The other beneficiary of the Vermont Conservation License Plate is the Nongame and Natural Heritage Program, dedicated to inventorying and protecting Vermont’s plant life and nongame animals — particularly threatened and endangered species. Among the species of special interest to the program is the osprey, also known at the fish-hawk. Osprey, once gone from Vermont, produced 47 fledglings in 1998, topping the record set in 1997 by 10 (Figure 2). Since 1986 when a single nest was documented, biologists, volunteers, and power companies have monitored the growing osprey population and have contributed to its success through the placement of many artificial nesting platforms across the state.

While Vermont’s osprey population is recovering, many lesser-known animals remain in danger of disappearing from the state. To document the health, range, and means of protecting these threatened and endangered species, continued support of the Nongame and Natural Heritage Program is crucial. Contributing to the Nongame Game Fund is as simple as purchasing a conservation license plate or checking a box on the Vermont State Income Tax Form.

Geographic Information Systems

One tool for understanding the possible impact of a human activity on the population of a wildlife species, rare or not, is the use of geographic information systems (GIS). The Agency of Natural Resources has become more and more dependent on such computerized information. During the past 10 years, the use of GIS has become recognized as critical to many of our strategic and day-to-day activities.

The Association for Geographic Information defines GIS as a computer system for capturing, storing, checking, integrating, manipulating, analyzing and displaying data related to positions on the Earth’s surface. Typically, a geographical information system is used for handling maps of one kind or another. These might be represented as several different layers, with each layer holding data about a particular kind of feature, such as dominant forest type, rock outcroppings, utility lines — almost anything that can be mapped. Each feature is linked to a position on the graphical image of a map.

Vermont’s regional, local, and state agencies have been developing data layers, many from existing paper maps, since about 1989, with additional information provided by private consulting firms and the academic community. The principal coordinating body for GIS information in our state is the Vermont Center for Geographic Information (VCGI), housed at the University of Vermont.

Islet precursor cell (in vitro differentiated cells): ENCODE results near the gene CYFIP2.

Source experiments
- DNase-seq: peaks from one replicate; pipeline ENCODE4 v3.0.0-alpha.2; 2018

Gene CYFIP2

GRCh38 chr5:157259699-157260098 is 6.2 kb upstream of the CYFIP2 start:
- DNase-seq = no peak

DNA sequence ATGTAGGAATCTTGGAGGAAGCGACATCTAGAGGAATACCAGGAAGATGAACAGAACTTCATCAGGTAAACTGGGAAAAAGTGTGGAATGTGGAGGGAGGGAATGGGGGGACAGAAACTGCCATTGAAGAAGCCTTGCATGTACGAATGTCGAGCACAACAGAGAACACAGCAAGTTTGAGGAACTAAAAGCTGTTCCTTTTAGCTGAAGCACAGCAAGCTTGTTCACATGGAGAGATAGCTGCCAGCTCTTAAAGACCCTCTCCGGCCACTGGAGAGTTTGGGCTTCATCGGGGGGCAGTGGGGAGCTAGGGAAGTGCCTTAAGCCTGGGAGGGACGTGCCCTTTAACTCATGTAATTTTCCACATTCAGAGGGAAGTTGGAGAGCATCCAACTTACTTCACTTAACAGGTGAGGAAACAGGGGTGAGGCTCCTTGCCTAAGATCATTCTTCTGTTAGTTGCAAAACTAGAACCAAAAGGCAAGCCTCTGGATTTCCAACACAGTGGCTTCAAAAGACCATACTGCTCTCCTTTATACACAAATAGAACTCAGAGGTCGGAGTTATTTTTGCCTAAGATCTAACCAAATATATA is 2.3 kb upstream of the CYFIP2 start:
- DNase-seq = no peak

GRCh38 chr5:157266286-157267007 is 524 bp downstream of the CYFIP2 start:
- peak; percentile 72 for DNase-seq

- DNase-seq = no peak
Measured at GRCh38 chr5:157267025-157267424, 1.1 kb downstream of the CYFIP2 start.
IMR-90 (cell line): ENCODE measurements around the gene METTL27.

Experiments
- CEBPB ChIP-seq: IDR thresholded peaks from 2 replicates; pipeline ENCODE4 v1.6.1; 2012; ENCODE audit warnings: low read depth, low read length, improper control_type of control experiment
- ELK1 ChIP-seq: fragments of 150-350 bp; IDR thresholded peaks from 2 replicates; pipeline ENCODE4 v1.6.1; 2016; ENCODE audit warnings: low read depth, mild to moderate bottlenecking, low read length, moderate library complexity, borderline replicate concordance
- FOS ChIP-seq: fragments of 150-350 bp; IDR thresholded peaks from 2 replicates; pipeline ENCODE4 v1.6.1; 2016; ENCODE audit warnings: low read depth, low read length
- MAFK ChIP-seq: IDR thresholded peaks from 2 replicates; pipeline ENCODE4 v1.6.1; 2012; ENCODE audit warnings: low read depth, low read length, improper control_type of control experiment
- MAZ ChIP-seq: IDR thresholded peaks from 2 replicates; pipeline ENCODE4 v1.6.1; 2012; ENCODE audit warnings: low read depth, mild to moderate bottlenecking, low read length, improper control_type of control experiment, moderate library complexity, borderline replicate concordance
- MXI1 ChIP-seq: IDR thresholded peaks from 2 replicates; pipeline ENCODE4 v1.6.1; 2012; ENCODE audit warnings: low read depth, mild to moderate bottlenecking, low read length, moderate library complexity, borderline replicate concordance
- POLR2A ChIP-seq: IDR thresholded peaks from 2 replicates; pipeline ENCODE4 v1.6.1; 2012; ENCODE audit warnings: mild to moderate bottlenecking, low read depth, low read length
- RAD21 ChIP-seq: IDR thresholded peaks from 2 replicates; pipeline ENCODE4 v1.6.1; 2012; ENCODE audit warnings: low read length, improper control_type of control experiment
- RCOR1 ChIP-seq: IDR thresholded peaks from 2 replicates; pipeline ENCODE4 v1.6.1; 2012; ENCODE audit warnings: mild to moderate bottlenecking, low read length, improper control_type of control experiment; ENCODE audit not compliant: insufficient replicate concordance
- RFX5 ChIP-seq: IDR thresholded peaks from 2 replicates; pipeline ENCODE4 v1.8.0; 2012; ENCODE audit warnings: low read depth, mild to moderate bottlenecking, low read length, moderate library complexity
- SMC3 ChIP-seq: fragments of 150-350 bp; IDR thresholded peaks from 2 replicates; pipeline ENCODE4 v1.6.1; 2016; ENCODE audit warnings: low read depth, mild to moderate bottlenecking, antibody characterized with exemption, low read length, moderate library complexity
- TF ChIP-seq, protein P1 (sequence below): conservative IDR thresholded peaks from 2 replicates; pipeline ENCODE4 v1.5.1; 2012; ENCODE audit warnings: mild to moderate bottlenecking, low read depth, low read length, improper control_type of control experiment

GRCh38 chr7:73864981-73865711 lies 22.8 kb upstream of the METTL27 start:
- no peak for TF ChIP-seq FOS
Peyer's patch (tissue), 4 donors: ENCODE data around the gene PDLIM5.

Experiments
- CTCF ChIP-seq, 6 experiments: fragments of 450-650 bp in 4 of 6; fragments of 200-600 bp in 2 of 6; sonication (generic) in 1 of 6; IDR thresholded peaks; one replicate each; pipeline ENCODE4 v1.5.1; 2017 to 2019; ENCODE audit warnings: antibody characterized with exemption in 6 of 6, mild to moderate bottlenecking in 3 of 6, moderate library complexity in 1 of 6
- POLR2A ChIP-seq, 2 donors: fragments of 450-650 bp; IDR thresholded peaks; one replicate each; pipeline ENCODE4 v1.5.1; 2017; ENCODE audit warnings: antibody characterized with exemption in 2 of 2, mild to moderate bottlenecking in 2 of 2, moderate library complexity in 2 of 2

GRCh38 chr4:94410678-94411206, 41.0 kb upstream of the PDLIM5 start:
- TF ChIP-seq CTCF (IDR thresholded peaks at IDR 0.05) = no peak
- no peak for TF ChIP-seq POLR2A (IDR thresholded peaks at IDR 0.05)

All three departments of the Agency of Natural Resources have developed dozens of data layers dealing with natural resources, our regulatory duties, recreation, public lands, and other related topics. With this information and data layers from others in the Vermont GIS community, we have the tools for better planning and decision-making.

For More Information

To learn more about the Vermont Agency of Natural Resources,
request a copy of the Agency’s Bibliography by calling (802) 241-3600.

Environment 1999 is published by the Vermont Agency of Natural Resources, 103 South Main Street, Center Building, Waterbury, Vermont, 05671-0301.

A printed version of this report is available from the address above.

Both this Web site and the printed report were designed by Page Designs, Inc., Burlington, Vermont. Printed by Leahy Press, Montpelier, Vermont.

Several photos in this report were provided by the Vermont Department of Tourism and Marketing. Forest photo in "Vermont's Forests" and grouse photo in "Grouse Habitat Mangement" were provided by Gary Salmon and the Cornell Laboratory of Ornithology.

This publication is available upon request in large print, braille, or audio cassette.

The Agency of Natural Resources is an equal opportunity agency and offers all persons the benefit of participating in each of its programs and competing in all areas of employment regardless of race, color, religion, sex, national origin, age, disability, sexual preference, or other non-merit factors.